Stand By Me
Thanks to such films as E.T. and The Goonies, the 80s was a great decade for films about kids. 1986's Stand by Me is another film of that ilk, but very different in tone and content; rated R, with coarse language and often distressing subject matter, it's really not for kids, even if the central characters are all aged 12. Even so, it's one of the best, most moving films about childhood ever made.
Set in Oregon in the summer of 1959, Stand by Me centres on young friends Gordie (Wil Wheaton), Chris (River Phoenix), Teddy (Corey Feldman) and Vern (Jerry O'Connell). Hearing tell that a local teen was hit by a train and killed some miles out of town, the boys decide to venture out there in search of the body in hopes of becoming local heroes. However, the journey that ensues proves to be one of great self-discovery for all four of them.
Stand by Me proved to be a major breakthrough movie for many of those involved. For one, it was adapted from Stephen King's novella The Body, helping the wider audience realise there was more to the author than the horror novels with which he was most closely associated.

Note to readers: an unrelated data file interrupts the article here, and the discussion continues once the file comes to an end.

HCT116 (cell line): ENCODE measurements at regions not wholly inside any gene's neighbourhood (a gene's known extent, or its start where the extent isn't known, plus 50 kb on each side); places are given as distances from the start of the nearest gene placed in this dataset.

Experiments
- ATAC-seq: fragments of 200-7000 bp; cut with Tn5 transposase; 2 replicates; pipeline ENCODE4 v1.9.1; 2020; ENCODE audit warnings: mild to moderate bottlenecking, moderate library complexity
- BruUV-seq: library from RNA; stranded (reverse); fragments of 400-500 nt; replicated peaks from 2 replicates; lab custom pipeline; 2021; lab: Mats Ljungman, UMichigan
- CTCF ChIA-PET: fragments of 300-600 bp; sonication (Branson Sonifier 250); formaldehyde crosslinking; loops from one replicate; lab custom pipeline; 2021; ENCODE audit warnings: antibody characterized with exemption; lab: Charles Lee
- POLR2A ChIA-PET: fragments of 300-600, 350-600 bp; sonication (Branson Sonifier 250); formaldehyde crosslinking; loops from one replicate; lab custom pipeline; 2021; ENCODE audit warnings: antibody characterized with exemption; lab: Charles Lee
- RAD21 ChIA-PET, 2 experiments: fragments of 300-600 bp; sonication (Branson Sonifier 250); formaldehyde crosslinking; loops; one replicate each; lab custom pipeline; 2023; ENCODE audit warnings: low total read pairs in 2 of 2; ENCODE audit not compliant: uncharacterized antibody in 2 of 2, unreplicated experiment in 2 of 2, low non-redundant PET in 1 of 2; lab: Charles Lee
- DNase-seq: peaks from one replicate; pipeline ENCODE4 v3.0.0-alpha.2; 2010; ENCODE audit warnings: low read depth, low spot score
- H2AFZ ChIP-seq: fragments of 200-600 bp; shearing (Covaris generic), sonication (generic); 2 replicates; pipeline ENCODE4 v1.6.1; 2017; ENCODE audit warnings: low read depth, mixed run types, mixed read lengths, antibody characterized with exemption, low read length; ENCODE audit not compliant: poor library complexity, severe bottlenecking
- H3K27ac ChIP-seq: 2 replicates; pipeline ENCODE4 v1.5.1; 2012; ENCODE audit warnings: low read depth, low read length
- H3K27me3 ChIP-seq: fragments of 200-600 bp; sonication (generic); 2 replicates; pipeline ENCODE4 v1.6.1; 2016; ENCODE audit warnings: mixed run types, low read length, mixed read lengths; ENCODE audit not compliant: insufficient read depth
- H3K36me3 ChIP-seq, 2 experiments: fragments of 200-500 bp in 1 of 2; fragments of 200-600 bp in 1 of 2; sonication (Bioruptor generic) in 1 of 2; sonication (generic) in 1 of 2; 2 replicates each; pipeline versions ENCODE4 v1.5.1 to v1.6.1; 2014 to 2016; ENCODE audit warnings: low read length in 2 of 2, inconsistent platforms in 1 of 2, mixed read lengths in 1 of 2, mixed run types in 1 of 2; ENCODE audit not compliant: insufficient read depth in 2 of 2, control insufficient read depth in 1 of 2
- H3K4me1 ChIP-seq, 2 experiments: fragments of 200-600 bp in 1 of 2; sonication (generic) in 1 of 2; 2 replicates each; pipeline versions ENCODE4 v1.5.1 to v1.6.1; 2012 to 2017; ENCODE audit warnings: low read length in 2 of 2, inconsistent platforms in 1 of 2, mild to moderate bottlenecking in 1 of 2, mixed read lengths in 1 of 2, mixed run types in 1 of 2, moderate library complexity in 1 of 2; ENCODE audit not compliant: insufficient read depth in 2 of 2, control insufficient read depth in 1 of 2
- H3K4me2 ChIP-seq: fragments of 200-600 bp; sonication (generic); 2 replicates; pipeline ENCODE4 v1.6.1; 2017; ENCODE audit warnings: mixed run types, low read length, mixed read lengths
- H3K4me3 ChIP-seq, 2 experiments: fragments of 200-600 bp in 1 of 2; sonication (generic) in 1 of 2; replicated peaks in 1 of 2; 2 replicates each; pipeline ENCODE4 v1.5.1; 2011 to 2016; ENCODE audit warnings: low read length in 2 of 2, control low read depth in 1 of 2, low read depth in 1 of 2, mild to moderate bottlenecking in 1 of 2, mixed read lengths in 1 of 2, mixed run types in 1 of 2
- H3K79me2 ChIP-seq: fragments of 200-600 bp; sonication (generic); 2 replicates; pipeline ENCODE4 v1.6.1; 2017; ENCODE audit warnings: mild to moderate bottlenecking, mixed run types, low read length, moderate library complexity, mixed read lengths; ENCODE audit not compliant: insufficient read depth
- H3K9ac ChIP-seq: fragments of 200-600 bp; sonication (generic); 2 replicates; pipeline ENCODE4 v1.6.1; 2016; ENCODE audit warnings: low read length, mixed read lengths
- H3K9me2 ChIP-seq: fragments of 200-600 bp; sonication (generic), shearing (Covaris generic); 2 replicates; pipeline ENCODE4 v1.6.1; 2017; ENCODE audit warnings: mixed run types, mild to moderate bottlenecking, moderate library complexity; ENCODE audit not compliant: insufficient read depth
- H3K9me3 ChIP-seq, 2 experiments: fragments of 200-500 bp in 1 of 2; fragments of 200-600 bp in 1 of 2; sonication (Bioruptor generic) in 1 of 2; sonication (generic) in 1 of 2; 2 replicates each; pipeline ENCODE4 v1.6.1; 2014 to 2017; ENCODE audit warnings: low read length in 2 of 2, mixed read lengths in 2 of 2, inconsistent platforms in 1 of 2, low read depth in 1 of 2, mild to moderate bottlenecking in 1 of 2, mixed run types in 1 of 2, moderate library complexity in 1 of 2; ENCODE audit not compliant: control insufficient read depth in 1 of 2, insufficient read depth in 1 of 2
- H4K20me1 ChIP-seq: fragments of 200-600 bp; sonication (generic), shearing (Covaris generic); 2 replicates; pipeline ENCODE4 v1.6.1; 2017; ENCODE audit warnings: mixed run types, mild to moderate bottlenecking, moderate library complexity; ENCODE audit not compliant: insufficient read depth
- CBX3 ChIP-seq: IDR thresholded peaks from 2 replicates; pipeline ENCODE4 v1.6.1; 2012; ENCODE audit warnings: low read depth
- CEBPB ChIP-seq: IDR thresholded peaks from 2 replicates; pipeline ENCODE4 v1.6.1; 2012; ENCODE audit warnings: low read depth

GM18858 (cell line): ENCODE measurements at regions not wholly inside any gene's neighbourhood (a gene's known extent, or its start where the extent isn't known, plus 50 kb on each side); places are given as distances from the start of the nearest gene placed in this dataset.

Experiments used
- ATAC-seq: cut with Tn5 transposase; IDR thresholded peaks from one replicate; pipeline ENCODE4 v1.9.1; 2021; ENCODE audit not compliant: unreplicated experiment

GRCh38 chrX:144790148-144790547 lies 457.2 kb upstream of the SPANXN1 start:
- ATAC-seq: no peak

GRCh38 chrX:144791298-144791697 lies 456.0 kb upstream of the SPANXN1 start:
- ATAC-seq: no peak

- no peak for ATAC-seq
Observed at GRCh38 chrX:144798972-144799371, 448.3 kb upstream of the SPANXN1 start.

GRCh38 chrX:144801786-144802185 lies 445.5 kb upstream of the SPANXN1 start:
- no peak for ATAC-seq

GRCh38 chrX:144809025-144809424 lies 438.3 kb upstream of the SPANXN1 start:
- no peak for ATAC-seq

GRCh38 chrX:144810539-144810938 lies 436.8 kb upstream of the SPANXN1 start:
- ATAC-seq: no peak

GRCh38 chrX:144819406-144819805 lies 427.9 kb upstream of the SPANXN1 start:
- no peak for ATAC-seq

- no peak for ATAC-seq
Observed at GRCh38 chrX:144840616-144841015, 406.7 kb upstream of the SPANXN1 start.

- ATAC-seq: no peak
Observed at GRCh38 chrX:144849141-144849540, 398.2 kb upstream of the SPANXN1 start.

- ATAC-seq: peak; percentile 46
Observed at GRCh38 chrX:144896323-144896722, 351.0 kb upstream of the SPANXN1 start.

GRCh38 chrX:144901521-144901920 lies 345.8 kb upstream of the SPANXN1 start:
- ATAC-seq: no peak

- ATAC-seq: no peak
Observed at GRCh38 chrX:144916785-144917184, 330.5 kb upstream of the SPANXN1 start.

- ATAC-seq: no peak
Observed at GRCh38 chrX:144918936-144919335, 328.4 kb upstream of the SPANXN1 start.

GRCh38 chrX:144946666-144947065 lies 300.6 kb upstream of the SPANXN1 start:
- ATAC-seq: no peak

In addition, it was a major turning point for director Rob Reiner, then still best known as a sitcom actor and director of 1981's This is Spinal Tap. The success of Stand By Me proved his versatility, paving the way for such later hits as The Princess Bride, When Harry Met Sally..., A Few Good Men and Misery. The last of these is another King adaptation, and Reiner named his production company - Castle Rock Entertainment - after King's fictional Oregon town, where Stand by Me is also set.
Above all, though, Stand by Me is renowned for boasting four of the best child actor performances ever from its central cast, all of whom went on to successful careers (elder actors Kiefer Sutherland and John Cusack also make an impression). There’s a particular poignancy to the masterful performance of River Phoenix, who died a mere seven years after Stand by Me was made.